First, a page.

April 2, 2007
I’m at TAFE right now, and we’ve just reviewed a non-accessible website demonstration at DRC. Out of the three examples, I think the mouse one is probably the most eye-opening; even though I’ve seen people with arthritis and Parkinsons I’ve never made the connection to how hard it would be to use the mouse accurately. I suppose there’s drivers out there that smooth mouse input, but that’s not the point.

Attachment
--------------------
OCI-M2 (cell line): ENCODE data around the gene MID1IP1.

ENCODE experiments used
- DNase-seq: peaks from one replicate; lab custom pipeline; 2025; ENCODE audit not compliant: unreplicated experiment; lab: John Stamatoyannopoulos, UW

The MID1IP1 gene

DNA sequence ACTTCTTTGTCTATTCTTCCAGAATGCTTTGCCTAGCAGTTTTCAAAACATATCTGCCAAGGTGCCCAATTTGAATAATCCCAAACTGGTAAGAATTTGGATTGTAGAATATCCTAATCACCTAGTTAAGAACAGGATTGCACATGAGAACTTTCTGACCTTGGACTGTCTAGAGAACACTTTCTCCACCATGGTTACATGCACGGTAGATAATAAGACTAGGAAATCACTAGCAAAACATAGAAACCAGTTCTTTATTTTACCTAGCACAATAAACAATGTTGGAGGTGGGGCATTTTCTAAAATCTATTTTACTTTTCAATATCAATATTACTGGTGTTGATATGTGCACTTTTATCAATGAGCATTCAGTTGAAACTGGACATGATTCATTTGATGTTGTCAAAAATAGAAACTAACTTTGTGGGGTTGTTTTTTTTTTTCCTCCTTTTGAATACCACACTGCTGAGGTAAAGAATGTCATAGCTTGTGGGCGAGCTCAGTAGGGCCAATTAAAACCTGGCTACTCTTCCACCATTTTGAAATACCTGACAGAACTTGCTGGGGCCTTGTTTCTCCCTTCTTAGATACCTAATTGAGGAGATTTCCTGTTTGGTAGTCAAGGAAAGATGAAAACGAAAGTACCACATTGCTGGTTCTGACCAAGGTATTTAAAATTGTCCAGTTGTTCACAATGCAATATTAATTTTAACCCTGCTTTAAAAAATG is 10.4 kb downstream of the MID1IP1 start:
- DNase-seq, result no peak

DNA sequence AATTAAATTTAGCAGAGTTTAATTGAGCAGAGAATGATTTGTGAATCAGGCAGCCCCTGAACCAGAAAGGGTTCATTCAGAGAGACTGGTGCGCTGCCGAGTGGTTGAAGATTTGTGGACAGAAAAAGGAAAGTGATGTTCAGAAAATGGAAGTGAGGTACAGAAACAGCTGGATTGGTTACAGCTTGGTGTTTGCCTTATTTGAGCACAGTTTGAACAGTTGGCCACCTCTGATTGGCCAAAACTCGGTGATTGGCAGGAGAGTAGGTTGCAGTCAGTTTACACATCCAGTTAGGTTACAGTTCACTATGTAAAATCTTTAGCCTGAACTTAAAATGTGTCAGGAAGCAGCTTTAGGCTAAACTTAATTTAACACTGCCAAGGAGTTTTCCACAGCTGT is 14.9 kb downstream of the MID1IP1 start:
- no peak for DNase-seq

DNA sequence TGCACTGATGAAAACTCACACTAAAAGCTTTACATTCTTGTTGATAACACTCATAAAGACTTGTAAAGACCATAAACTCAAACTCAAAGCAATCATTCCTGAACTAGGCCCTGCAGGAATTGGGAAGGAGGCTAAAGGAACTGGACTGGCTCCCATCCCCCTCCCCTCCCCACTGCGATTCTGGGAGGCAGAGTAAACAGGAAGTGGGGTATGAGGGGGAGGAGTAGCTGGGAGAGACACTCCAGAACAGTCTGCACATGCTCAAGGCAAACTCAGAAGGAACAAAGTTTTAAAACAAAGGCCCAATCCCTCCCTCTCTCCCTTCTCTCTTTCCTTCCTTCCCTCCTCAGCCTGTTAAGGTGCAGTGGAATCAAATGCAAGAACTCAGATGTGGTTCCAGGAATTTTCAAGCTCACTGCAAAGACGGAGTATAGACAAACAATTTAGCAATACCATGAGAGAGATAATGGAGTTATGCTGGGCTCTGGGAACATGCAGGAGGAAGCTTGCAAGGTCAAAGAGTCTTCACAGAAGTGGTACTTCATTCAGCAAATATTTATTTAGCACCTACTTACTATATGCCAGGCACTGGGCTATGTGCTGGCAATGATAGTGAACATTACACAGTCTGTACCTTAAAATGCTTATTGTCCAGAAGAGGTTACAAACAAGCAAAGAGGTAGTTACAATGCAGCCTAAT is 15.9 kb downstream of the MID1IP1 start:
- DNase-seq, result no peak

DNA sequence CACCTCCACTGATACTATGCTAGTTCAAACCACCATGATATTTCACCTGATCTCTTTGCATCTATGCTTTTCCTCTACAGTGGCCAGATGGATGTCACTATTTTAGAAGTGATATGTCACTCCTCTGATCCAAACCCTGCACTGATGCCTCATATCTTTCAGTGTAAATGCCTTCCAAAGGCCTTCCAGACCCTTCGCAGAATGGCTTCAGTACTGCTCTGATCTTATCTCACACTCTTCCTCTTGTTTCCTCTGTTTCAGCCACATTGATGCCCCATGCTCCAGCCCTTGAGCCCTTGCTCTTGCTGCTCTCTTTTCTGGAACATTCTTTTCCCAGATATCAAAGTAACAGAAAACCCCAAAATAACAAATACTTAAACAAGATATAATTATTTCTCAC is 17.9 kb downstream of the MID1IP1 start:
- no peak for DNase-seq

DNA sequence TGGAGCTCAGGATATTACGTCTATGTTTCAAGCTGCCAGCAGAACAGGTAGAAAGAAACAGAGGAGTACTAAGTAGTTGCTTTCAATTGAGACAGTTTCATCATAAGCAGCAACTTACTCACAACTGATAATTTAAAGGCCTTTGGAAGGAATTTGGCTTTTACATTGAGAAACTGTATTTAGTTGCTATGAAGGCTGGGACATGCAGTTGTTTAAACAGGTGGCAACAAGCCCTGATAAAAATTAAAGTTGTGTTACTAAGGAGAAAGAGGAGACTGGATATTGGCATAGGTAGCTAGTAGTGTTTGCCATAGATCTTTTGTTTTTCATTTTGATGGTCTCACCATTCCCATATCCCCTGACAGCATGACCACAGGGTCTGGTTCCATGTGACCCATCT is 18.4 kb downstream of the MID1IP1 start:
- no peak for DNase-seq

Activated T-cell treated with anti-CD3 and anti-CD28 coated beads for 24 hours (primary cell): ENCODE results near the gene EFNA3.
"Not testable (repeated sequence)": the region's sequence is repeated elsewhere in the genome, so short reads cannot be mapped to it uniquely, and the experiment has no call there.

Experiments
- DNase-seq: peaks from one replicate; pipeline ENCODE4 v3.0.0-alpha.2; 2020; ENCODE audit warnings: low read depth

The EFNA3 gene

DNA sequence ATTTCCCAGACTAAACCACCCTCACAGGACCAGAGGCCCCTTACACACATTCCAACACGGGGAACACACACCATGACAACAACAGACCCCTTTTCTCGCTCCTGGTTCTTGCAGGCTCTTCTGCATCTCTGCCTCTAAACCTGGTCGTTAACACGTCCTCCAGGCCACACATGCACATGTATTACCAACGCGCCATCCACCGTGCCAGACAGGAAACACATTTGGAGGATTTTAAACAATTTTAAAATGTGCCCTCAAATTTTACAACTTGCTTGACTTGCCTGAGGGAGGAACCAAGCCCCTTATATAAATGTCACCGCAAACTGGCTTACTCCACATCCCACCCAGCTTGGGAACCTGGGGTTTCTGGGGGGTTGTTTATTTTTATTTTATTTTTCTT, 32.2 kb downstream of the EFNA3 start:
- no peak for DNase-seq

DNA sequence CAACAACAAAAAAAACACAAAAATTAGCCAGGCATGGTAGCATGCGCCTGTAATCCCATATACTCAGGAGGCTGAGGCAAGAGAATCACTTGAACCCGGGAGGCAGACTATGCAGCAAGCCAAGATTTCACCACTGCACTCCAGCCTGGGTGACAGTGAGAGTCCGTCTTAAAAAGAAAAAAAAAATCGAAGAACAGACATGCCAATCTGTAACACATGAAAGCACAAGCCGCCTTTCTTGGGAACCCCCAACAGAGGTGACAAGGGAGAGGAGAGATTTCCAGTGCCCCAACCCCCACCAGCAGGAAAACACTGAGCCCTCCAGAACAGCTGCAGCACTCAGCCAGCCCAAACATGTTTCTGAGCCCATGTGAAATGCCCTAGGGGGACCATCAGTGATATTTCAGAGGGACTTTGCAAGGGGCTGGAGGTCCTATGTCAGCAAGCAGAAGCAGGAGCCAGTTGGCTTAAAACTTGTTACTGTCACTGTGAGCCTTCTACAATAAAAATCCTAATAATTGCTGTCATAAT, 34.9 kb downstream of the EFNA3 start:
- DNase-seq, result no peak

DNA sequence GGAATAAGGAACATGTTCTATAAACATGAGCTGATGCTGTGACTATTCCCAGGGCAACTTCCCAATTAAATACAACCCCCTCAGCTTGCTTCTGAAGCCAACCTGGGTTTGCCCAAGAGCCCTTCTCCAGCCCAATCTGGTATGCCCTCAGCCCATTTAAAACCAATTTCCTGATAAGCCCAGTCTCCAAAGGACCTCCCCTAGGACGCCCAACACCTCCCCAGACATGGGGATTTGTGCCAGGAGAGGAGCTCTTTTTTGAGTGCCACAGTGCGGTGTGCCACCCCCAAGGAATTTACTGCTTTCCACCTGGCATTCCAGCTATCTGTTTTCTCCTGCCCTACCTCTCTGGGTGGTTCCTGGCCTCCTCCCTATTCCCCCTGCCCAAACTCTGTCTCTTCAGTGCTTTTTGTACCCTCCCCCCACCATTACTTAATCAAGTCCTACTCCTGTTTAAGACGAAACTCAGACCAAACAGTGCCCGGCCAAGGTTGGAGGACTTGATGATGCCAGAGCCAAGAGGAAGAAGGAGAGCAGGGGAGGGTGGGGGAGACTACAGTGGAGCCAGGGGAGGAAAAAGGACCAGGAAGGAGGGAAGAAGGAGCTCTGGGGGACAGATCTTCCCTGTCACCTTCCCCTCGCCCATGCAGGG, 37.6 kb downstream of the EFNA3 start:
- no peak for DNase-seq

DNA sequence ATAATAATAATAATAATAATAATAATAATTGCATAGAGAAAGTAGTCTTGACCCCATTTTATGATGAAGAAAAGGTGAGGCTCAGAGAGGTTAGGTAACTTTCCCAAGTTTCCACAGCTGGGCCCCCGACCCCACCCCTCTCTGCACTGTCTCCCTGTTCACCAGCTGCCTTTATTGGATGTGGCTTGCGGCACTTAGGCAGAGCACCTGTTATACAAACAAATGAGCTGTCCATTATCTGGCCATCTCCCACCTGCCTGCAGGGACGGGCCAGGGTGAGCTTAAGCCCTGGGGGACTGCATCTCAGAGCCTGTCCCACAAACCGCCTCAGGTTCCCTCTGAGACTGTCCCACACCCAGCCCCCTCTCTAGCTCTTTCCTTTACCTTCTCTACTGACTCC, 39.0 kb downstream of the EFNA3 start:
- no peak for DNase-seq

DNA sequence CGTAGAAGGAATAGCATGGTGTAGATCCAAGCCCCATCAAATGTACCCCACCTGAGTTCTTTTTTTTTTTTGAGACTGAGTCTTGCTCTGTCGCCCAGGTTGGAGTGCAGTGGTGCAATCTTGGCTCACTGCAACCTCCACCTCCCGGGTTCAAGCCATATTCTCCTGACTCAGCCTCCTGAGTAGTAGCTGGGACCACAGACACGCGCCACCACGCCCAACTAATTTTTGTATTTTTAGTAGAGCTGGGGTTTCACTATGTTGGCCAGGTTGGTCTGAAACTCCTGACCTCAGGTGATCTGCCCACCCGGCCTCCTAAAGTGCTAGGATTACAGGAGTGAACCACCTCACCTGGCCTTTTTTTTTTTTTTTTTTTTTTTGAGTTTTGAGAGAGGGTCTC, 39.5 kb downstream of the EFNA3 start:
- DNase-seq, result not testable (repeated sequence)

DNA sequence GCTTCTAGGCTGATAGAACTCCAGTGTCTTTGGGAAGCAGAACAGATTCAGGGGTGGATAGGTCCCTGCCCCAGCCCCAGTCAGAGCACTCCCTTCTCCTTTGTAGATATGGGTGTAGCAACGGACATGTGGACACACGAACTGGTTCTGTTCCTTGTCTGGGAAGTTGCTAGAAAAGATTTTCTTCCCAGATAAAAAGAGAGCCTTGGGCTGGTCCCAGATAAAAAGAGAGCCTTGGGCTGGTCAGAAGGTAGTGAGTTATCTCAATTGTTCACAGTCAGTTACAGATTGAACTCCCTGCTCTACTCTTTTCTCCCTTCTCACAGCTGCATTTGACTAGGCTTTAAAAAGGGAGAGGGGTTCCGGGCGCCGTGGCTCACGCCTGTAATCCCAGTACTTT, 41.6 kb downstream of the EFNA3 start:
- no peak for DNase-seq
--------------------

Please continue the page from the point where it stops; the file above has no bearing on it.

The low-contrast demonstration website is horribly difficult to read when a basic blur is applied, reminding me that it’s time to boost the contrast of my own blog’s text.
People with a screen-reader really suffer the worst. I haven’t ever gotten around to playing with screen-reader software, though for the last few years I’ve been acutely aware of the issues presented by tables and images without alts. The bad old days of tables are thankfully gone, but there’s still a large number of developers finding other invisible potholes to put in their code.